The Cottrells’ first child Alice Augusta Enrica was born on 14 July 1848, and they had six more children together, though only three lived past infancy; these were Henry Edward Plantagenet (1852–1938), Violet Amy (1859–1936), and Agnes Isa Sophia (1865–1945). Besides the aforementioned residence at Piazza Maria Antonia, other Florentine addresses for the Cottrells included Casa Maquay in Via del Maglio (now Via Lamarmora) and 82 Via Cavour. The Count’s poor health, which EBB had noted as early as November 1854, began a more serious decline in the mid-1860’s, and it was recommended that he live in a milder climate. Consequently, in December 1870 the family relocated to Nervi, on the Tyrrhenian coast just below Genoa. Henry Cottrell died there on 16 March 1871 and was buried in the English Cemetery in Genoa. Two years after her husband’s death, Mrs. Cottrell returned to England, living first at Cheltenham and later Richmond. At the time of a will she made in 1896, her address was given as 18 St. Stephen’s Road, Bayswater. She died on 26 February 1909 at 7 Falkland House, Cheniston Gardens, Kensington, leaving the bulk of her estate to her two daughters.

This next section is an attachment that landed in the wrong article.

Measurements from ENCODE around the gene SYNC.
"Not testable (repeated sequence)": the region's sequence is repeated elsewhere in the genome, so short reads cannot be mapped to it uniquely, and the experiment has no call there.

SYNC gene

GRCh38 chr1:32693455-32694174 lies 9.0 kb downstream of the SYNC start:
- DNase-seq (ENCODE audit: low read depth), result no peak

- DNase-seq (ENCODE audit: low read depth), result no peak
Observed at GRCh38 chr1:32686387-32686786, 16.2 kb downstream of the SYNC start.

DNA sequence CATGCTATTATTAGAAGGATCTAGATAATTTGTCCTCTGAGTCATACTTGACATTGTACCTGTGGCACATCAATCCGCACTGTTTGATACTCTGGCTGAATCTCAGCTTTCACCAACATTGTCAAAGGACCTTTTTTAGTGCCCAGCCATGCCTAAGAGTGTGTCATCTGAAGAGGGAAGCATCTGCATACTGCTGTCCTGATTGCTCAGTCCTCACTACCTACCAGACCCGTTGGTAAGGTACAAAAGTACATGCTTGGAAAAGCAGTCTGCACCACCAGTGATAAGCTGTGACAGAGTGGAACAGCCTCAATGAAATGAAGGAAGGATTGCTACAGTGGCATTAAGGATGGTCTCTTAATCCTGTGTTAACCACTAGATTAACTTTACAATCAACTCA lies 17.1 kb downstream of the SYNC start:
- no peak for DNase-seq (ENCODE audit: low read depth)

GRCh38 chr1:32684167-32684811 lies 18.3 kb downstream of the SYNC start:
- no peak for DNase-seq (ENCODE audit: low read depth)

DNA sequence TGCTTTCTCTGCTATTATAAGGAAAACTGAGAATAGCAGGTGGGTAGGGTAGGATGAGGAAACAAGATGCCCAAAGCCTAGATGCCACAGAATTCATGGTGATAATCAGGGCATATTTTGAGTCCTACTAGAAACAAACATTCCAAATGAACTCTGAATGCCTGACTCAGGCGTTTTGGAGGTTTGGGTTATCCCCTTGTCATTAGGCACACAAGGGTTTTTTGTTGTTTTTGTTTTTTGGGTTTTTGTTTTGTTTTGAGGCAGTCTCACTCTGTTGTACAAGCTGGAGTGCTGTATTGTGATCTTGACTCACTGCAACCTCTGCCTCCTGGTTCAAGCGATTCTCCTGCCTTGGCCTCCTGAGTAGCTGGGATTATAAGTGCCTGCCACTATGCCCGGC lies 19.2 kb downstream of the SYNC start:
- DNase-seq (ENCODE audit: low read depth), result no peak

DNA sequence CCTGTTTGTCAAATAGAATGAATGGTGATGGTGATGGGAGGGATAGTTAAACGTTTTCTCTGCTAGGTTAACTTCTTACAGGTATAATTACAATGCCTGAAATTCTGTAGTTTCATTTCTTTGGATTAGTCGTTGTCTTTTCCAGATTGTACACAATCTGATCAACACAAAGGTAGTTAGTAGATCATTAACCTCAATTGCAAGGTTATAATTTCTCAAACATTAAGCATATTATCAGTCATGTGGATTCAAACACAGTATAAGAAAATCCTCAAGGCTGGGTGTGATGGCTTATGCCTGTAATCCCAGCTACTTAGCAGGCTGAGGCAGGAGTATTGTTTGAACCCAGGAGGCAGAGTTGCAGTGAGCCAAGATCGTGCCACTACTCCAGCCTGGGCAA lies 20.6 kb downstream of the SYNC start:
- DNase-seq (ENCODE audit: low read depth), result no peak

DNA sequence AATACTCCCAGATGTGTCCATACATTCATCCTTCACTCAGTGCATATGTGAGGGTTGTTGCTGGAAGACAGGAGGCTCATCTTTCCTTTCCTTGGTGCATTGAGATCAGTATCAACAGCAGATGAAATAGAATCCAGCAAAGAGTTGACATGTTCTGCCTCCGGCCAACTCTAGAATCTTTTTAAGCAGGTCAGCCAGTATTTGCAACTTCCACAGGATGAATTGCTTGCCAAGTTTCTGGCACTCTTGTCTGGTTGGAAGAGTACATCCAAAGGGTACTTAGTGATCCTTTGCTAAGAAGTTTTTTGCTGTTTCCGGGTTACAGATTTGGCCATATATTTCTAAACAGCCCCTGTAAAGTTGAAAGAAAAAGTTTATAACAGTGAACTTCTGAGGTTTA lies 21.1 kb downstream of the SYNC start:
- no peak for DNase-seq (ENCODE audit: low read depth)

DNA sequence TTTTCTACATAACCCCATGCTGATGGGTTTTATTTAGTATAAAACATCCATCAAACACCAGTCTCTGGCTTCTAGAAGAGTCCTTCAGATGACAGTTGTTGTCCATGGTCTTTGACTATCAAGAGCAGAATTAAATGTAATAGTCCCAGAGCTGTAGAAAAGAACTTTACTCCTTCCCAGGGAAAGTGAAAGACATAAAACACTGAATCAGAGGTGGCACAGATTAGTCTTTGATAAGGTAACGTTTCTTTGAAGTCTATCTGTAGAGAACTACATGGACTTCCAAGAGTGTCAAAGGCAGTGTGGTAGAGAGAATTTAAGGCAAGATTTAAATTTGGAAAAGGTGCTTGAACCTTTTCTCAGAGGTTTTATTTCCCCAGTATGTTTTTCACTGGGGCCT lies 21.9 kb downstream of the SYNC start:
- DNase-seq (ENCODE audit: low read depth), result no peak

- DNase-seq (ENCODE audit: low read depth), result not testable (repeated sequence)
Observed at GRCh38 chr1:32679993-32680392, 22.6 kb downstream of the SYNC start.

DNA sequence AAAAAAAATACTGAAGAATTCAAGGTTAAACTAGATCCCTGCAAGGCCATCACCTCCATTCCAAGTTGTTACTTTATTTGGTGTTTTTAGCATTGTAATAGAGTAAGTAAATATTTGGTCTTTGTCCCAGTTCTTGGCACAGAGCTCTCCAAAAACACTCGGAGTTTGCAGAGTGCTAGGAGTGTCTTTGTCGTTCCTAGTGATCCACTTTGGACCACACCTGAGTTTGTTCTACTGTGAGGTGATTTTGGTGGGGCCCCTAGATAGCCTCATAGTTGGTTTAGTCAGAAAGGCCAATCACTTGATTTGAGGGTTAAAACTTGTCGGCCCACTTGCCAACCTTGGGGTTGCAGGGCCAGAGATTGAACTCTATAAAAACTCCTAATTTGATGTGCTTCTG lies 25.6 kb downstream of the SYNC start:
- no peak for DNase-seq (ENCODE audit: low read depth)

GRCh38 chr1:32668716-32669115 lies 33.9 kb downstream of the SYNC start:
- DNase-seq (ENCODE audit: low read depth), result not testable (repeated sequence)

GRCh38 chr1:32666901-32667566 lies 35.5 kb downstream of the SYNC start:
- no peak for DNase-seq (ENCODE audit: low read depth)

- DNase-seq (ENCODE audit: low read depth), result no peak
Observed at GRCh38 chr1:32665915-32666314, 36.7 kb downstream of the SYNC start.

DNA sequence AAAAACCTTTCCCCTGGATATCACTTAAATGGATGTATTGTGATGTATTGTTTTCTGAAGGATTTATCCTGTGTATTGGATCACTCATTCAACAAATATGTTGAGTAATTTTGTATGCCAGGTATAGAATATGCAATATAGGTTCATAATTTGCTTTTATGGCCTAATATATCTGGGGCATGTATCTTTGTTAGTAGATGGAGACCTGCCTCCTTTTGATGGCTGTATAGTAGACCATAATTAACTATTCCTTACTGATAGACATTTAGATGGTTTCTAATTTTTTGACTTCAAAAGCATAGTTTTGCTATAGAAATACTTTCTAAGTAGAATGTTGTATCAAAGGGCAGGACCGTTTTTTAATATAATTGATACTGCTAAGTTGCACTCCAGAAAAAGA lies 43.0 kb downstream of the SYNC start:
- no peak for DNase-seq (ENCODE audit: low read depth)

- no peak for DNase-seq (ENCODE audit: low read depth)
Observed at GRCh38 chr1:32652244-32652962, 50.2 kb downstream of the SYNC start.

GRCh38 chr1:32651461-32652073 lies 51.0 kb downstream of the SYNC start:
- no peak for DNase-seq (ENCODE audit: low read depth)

Well before Sophia married, the Tulks and the Moulton-Barretts knew each other through common in-laws. EBB’s paternal uncle Samuel Moulton-Barrett married, as his second wife, Anne Gordon in 1833. The following year her brother John Gordon married Sophia’s sister Caroline Tulk. By October 1842, EBB could state to Miss Mitford that “we know the Tulks very well” (letter 1034). RB had been acquainted with Sophia’s brother Augustus Henry Tulk when the two were students together at London University in 1828. The Brownings and the Cottrells began seeing each other not long after the latter settled at Florence in the autumn of 1847. Although RB would later describe Mrs. Cottrell as “gentleness itself” (letter to Isa Blagden, 21 November 1870), no clear picture of her personality emerges from EBB’s letters. Mrs. Cottrell’s husband, on the other hand, was often the focus of EBB’s character analysis. After an initial negative assessment, in which she seemed somewhat amused by his title, she and RB began to warm to him, though still with reservations. In a letter to Arabella dated 4 July , she remarked: “Count Cottrell improves on us most agreeably, and indeed there is much to like in him in many ways—a groundwork of natural affectionateness & goodness, & a superstructure of a various knowledge of the world, which does not however render him a refined man. … A sort of abruptness of manner is in his disfavour with strangers” (letter 2739). The Count advised the Brownings in their purchases of furniture for Casa Guidi, and EBB told Arabella that he “has a great deal of taste in the furnishing department” adding that he “paints in oils very well for an amateur & has a feeling about pictures” (10–11 May , letter 2731).